Sellers also sees opportunities to acquire assets in bulk on a wholesale basis and resell some at a profit, while retaining the most attractive. “We purchased DeWag with a robust acquisition pipeline and plan to capitalize on it, confident we can build a business around managing money for others in the acquisition and operation of residential assets in Europe over the next several years, beginning in Germany. It’s not unreasonable to believe this could be a multi-billion dollar business for us in terms of assets under management,” he said.
REIT execs think the investor side of German residential real estate offers stable returns that grow at approximately the rate of inflation with essentially very little downside. “European and German residential product is highly sought after by European investors, but there are very few investment vehicles or opportunities for investors to allocate significant capital to this asset class,” said Sellers. The business could require a lot of capital, which he thinks is best raised on a third-party basis. “That model has been pursued successfully by other companies, not in the apartment business per se, but in other asset classes, and we looked at that as a data point. For this reason, we’ve always anticipated pursuing our investment activities in Europe through a separate vehicle that we will retain an interest in but would be majority- owned by others, and we would obviously get paid appropriately for investing the capital and operating the properties,” he said.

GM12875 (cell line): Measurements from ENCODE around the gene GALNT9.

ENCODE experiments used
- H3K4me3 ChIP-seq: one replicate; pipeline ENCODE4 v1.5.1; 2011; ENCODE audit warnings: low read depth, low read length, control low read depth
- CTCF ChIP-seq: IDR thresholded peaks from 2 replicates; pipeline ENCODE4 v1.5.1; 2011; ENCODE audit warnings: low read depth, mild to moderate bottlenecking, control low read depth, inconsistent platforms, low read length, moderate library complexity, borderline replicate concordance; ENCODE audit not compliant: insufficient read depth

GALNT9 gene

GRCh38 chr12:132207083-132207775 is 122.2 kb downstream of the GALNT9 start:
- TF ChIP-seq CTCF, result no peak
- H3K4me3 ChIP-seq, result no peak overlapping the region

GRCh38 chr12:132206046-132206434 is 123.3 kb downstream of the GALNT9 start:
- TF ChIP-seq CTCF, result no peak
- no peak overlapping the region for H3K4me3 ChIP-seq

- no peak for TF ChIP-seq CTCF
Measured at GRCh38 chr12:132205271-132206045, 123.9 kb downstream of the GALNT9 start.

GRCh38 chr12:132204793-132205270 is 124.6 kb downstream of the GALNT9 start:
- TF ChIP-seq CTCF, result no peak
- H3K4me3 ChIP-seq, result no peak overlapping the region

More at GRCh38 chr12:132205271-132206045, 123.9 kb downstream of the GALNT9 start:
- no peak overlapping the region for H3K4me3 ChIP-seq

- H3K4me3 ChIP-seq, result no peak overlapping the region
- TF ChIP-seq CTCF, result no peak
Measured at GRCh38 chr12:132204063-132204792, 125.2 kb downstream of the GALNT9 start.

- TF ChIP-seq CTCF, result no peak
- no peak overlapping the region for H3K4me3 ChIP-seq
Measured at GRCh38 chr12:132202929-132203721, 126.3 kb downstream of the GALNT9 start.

Before the company could begin raising third-party capital for its European investments, company execs realized they needed a capable presence in Europe, an aggregate of about e300 million of well- located residential product and a European management team. Those benchmarks have been achieved.
Meanwhile, Archstone-Smith has been watching the development of publicly traded markets in Europe as something the REIT hopes to participate in. A bill introduced late last year by Senator Orrin Hatch would amend U.S. REIT rules to provide that income from, and interests in, foreign-qualified REITs would be treated as qualifying REIT income. That bill is expected to pass early this year.
Some two dozen countries have or are in the process of allowing REITs, including Italy, the United Kingdom and, most recently, Germany. But, in an effort to reduce the pressure for future rent hikes, German officials excluded housing assets constructed before January 1, 2007 from the scope of the G-REIT bill, defining rental housing as any property with more than 50 percent of lettable area in residential use. The German cabinet passed the bill just as several large residential portfolios are being readied for market, some private and some government owned. A recent Pricewaterhouse-Coopers study found that four out of ten German cities want to sell their residential portfolios. Meanwhile, REIT advocates in Germany vow to push for inclusion of housing properties in REIT portfolios.